Thursday, September 19, 2013

Blogging to My PhD: Become a New You! (and Other Educational Endeavors)

College is supposed to change you. If it didn't, it would be hard to justify the time, money, and effort spent attending. The concept of change, renewing, and relaunching is prominent in the ads for colleges across the country. 

There are frequently metaphors centered on "building" or "creating" a "new you" in these advertisements. 

A complementary message is that the "you" that is created will go on to change the world:

What I am getting at here is that the dominant narratives surrounding the purpose for education in America exist within a productive tension between the individual and the community. "Go to college," the ads say "to change your life." They focus on the very individual impact it will have on your existence. You will make more money. You will be more fulfilled. You will be happier with your day-to-day existence. In order to make this point, advertisements (especially those TV spots) tend to rely on a stark contrast between the downtrodden (but always filled with potential) student before and after attending college. The act of transformation is ever-present. 

Transformation, though, cannot happen in a vacuum. (This relates to the recent conversation we had here about there being no "authentic self.") You cannot make more money, after all, unless whatever skills you built fit into a larger economic network of employment. The concept of fulfillment is often tied into the act of helping other people, be it through a career in nursing or creating a much-beloved video game. Even the most personal (and thus the most individual)  of the calls to transformation touch upon a connection to other people. "I now have more time for my family" says the woman in the video ad. "I am a role model to my children."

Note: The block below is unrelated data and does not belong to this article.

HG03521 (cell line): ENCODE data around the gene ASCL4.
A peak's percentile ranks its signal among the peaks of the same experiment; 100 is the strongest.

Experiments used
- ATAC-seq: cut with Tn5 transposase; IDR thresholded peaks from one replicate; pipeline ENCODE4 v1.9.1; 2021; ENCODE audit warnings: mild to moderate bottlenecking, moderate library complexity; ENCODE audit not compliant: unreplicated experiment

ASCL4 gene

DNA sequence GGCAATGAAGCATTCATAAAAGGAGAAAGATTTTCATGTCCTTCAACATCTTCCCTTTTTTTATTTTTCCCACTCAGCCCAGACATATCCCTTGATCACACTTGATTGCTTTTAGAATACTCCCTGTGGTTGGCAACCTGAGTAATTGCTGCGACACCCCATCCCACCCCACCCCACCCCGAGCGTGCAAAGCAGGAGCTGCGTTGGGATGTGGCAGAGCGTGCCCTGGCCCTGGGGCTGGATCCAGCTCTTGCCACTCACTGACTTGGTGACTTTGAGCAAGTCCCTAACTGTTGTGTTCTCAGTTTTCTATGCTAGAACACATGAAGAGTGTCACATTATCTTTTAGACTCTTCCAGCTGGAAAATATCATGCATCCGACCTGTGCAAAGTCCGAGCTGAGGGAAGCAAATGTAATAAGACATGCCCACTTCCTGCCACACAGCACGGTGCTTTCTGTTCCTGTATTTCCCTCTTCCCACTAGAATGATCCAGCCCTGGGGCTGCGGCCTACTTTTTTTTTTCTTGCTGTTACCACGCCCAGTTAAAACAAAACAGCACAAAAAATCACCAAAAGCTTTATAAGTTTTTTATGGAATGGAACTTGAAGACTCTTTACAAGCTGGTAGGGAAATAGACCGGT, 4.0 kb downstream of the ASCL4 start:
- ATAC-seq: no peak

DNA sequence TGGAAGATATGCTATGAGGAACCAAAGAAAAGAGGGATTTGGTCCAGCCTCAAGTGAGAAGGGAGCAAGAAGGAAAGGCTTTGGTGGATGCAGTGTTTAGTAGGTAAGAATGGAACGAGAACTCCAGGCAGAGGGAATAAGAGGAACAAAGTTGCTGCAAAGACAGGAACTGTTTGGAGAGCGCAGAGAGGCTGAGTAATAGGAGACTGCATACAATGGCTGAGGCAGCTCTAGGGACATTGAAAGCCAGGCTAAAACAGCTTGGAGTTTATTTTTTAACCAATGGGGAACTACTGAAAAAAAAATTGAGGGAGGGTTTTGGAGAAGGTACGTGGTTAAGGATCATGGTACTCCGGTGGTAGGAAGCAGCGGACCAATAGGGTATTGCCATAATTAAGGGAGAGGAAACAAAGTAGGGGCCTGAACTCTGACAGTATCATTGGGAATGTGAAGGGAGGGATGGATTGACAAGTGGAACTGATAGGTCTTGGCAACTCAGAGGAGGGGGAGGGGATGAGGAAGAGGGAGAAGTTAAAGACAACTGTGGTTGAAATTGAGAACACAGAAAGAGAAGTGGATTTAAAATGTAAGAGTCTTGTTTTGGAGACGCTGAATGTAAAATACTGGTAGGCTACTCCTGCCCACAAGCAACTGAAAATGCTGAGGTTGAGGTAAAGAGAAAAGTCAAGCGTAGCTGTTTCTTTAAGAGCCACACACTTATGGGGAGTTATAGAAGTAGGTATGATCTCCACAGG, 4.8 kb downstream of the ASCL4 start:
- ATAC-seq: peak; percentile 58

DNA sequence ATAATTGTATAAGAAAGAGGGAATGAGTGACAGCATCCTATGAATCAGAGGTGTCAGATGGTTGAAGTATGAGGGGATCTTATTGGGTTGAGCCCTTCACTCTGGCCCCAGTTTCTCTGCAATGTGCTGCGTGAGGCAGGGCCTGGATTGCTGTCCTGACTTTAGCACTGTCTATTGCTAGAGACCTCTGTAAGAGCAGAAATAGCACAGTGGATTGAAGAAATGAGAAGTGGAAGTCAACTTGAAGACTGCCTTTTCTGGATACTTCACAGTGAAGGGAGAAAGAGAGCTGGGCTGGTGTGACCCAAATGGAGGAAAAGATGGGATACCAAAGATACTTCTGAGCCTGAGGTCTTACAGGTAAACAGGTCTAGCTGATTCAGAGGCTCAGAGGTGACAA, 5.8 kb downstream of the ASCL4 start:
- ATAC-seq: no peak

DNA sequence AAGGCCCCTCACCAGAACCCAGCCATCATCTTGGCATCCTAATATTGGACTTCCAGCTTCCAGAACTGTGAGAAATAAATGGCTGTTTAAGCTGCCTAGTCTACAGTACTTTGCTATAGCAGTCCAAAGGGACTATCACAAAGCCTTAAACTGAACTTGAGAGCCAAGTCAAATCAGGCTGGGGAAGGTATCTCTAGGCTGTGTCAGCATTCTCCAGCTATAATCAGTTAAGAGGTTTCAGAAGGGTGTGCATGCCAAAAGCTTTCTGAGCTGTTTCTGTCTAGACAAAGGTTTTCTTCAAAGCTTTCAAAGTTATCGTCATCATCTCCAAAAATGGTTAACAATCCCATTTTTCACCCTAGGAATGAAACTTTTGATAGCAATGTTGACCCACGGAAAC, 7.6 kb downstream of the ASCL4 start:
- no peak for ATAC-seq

So it's a given in educational narratives that there will be a transformation. We will change for ourselves, and we will change the world. There is no clear division between these two transformative acts. They are, in fact, interconnected. The very act of individual changing occurs by interacting with the larger community (represented by the college itself, the classes we attend, the activities we use to fill our time). Essentially, the framing of educational purpose is an agonistic one. There is a tension in place between the self and the larger group, but it is not a destructive tension. Both the self and the whole will change through that tension, and that change is not just a by-product, but the actual goal.